Hertfordshire Constabulary's use of number-plate recognition technology in the town of Royston has been declared illegal by the Information Commissioner, reports the BBC.
The Information Commissioner's Office has ruled that the use of number-plate recognition technology in and around the town of Royston breaks the law because the police have not conducted the necessary privacy checks on data collected.
The ICO's head of enforcement has spoken out to question why a small town requires 24-hour number-plate monitoring.
Data protection and privacy laws mean that public bodies must be able to justify the collection of personal data as being proportionate to a legitimate aim.
"The use of Automatic Number Plate Recognition (ANPR) cameras and other forms of surveillance must be proportionate to the problem it is trying to address," said Stephen Eckersley of the ICO.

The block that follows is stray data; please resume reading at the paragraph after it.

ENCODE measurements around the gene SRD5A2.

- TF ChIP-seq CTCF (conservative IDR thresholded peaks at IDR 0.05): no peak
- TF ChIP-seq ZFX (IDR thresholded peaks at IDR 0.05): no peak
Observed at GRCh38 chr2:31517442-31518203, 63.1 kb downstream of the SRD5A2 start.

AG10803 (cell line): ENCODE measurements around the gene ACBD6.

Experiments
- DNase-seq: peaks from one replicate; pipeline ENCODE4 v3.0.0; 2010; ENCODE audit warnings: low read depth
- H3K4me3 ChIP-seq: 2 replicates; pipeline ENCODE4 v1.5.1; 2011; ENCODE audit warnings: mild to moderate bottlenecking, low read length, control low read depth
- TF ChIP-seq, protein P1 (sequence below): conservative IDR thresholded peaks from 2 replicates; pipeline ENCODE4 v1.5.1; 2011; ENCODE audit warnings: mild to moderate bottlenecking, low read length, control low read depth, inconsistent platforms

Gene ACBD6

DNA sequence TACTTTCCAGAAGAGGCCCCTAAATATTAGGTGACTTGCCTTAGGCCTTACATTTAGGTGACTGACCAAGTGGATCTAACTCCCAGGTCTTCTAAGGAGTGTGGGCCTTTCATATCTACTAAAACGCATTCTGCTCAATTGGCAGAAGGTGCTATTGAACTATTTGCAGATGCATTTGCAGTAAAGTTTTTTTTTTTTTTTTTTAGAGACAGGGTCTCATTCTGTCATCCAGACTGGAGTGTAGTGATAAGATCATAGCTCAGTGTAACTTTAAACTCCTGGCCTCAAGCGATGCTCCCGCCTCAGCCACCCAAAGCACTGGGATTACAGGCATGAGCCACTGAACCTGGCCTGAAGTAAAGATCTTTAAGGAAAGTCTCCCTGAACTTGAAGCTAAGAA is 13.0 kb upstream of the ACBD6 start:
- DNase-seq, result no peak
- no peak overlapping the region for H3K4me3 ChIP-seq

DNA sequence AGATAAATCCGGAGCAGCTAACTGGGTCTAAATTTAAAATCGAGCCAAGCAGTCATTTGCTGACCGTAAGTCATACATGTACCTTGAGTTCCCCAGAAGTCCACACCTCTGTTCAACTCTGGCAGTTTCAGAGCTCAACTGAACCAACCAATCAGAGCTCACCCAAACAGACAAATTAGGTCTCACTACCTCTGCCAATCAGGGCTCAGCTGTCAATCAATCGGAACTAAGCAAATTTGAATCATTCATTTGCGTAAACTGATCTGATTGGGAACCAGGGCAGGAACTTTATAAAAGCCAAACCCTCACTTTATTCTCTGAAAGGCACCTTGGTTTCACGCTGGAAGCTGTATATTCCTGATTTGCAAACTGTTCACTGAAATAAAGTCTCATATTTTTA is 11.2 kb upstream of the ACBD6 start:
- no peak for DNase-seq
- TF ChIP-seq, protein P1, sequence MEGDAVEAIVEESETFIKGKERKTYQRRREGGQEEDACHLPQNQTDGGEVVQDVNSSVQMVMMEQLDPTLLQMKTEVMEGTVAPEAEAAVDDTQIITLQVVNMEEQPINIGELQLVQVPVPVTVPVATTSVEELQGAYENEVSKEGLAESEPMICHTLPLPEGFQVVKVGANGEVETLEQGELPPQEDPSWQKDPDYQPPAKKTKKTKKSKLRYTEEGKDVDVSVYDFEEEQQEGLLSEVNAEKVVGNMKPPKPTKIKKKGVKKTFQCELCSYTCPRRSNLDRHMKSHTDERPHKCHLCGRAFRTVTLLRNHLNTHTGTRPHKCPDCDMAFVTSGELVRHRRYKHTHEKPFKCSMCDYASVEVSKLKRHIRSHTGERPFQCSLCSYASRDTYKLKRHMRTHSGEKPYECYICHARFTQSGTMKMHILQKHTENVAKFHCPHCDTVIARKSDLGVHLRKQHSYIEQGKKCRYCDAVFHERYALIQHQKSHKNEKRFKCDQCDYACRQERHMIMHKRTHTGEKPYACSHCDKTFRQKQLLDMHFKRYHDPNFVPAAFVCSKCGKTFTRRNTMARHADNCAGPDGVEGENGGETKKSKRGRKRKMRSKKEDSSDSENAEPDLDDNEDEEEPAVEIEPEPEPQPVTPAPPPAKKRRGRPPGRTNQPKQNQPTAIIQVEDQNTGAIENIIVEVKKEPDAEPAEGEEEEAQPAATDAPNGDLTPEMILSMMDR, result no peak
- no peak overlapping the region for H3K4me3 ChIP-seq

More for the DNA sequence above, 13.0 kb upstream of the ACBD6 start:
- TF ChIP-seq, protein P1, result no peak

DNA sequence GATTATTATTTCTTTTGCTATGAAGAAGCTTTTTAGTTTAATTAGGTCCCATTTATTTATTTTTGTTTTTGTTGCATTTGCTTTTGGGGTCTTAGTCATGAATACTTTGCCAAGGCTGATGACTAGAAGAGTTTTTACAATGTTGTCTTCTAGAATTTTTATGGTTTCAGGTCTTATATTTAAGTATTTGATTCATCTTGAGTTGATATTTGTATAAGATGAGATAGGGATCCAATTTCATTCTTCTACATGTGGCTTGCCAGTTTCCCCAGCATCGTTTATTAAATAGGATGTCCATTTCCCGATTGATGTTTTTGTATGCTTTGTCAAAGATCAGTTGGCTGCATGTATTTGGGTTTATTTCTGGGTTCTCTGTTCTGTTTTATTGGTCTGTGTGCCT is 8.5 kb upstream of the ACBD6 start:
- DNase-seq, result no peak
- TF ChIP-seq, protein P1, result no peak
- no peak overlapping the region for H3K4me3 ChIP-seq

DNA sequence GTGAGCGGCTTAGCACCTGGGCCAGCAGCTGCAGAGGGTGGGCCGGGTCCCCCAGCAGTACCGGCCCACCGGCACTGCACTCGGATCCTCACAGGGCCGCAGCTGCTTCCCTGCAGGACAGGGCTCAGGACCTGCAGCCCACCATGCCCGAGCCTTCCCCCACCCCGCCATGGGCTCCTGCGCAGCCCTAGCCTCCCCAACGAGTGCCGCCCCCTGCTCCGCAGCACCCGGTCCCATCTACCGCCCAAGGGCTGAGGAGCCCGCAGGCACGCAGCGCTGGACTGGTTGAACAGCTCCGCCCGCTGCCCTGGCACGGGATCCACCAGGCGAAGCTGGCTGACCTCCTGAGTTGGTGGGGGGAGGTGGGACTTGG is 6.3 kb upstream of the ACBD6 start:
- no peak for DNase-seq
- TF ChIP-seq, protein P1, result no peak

"After detailed inquiries, including consideration of the information Hertfordshire Constabulary provided, we found that this simply wasn't the case in Royston," he added.
The town has seven ANPR cameras, which effectively record the comings and goings of every vehicle into and out of the town.
The ICO has told the police that it must justify the presence of the cameras, or remove them.
In response Hertfordshire Constabulary said that it would not appeal the ruling, but emphasised the importance of ANPR cameras in police work.